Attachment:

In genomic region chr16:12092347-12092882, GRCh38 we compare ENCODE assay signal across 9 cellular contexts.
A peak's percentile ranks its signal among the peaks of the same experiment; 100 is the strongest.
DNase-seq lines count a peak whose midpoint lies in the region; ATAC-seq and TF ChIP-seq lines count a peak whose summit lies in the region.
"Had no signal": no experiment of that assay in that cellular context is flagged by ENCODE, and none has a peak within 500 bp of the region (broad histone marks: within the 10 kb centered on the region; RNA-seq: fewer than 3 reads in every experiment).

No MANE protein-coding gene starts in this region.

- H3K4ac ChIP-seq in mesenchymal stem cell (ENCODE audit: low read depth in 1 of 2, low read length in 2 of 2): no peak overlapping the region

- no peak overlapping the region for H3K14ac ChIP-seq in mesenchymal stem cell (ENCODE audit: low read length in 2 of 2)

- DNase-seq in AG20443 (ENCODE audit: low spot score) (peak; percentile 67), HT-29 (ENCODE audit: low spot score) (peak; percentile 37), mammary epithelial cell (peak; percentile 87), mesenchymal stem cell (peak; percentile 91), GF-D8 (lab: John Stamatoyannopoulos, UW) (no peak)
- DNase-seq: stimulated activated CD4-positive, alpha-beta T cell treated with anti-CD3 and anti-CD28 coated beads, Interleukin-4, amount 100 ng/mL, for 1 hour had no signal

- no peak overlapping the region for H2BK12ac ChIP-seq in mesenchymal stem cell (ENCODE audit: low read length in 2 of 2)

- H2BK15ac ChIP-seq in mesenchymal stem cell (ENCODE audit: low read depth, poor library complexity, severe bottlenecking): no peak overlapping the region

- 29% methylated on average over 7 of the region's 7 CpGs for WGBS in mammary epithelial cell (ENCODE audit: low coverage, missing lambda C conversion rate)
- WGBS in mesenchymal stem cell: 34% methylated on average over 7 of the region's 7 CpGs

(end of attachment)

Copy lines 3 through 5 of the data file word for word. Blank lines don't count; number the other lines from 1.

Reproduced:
DNase-seq lines count a peak whose midpoint lies in the region; ATAC-seq and TF ChIP-seq lines count a peak whose summit lies in the region.
"Had no signal": no experiment of that assay in that cellular context is flagged by ENCODE, and none has a peak within 500 bp of the region (broad histone marks: within the 10 kb centered on the region; RNA-seq: fewer than 3 reads in every experiment).

No MANE protein-coding gene starts in this region.